Pennsylvania turnpike tolls increased 6% this past Sunday, marking the 12th year in a row of raises.
In a new Inquirer op-ed, the toll hikes are being called “predatory” and “loan-sharkey”. They’re being attributed to a 2007 law that helped turn the turnpike system into a piggy bank, allowing legislators to avoid raising taxes for state roads and mass transit.
Those who use the turnpike, especially in Southeast PA, are feeling the fallout of this legislation.
The Pennsylvania Turnpike Commission, in addition to taking care of its 552 miles of road, also has to borrow and shell out billions since 2008 to help fund “utterly unrelated state transportation projects,” the op-ed states. The toll increases are the consequence of paying for these projects.
Turnpike Commission spokesperson Carl DeFebo said: “We understand that this is a burden. We have been seeking relief from the legislature.”
This change disproportionately affects Southeast PA, which accounts for about 60% of all turnpike traffic. In other words, the state’s assessment on the turnpike has been a tax on Southeast PA residents.
Now, if you travel across the state from New Jersey to Ohio, it’ll cost $61.20. In 2008, it cost just $15.25.
Prior to tolls going up every year since 2009, they were only hiked 5 times in the seven decades before that.
The commission says that tolls will continue to rise annually “as we head toward 2050”. It says it has no choice, after it has spent $7 billion in borrowed money since 2009 to help finance PENNDOT and to expand the roadway across the state.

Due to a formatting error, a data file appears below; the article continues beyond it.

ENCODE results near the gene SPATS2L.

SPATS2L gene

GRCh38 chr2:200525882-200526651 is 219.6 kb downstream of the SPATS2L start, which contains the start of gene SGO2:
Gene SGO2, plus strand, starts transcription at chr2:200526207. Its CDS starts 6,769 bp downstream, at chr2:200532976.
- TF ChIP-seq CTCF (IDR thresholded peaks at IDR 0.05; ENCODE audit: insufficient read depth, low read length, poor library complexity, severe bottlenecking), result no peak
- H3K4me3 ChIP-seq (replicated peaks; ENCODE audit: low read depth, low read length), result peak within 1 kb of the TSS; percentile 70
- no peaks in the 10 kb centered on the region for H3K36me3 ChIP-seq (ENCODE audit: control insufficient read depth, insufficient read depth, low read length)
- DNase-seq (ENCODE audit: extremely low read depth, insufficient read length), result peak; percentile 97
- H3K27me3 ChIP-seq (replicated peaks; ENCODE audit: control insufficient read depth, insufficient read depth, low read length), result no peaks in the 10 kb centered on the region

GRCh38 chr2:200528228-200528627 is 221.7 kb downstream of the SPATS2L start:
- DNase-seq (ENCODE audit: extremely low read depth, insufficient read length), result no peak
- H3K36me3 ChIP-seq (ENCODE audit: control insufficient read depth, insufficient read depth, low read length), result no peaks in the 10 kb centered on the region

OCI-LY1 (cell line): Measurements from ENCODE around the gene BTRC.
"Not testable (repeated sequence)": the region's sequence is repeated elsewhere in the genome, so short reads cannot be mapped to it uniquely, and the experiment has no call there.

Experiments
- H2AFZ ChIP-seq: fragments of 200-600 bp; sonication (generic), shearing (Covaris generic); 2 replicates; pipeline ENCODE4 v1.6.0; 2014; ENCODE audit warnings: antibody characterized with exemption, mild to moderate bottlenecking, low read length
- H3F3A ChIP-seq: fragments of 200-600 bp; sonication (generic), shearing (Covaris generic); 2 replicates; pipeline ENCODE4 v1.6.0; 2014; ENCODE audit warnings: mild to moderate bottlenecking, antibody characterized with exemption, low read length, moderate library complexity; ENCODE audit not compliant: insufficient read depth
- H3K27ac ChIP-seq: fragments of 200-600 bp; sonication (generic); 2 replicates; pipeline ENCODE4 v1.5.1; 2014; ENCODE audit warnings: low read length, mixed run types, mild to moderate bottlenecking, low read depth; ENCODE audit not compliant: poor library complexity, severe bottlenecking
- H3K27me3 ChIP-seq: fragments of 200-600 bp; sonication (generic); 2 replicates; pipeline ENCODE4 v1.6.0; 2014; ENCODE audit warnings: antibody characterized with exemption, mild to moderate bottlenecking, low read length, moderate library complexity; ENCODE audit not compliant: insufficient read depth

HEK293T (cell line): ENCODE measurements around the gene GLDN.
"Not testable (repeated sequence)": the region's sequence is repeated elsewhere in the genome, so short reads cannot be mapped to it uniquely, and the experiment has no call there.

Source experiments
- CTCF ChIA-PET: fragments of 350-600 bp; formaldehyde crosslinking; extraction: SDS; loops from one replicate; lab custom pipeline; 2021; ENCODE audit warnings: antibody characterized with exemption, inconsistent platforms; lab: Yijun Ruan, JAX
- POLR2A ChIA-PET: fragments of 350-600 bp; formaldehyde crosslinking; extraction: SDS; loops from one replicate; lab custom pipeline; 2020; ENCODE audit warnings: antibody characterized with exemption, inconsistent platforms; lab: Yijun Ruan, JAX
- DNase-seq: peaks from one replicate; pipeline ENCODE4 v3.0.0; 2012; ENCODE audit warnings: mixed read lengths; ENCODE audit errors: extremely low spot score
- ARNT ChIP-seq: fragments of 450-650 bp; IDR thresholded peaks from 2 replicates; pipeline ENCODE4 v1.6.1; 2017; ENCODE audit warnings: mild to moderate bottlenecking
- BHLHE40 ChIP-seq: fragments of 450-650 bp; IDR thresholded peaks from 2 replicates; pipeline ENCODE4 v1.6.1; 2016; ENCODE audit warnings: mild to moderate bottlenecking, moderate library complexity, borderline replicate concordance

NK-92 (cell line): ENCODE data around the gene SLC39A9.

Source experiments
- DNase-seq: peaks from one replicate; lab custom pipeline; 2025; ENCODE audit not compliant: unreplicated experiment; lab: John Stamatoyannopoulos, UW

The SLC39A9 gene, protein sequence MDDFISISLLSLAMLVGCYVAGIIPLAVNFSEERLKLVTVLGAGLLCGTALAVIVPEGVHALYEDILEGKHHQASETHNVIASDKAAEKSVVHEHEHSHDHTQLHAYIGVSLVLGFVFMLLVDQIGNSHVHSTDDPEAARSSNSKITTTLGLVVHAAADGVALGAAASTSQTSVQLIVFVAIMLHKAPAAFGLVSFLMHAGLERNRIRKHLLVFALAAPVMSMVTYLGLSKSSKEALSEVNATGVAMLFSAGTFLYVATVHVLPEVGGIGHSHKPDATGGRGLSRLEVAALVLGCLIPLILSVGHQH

In 2007, the PA Turnpike Commission was in the black and doing fine. Then Democratic governor Ed Rendell put into law a mandate that required payments from the commission to help pay for transportation projects. The law had planned to toll I-80 to generate the money, but federal authorities blocked the proposal. The legislature kept the plan and place and forced the turnpike to come up with its own money.
An audit last year by Auditor General Eugene DePasquale painted a picture of the PTC that was a far cry from 2007.
“The PTC’s financial situation continues to decline with the increased issuance of debt coupled with the PTC’s capital spending plan for maintenance and improvements to the Turnpike,” DePasquale wrote.
He says rates could triple by 2048 as a result.
You can read the full op-ed by Maria Panaritis here.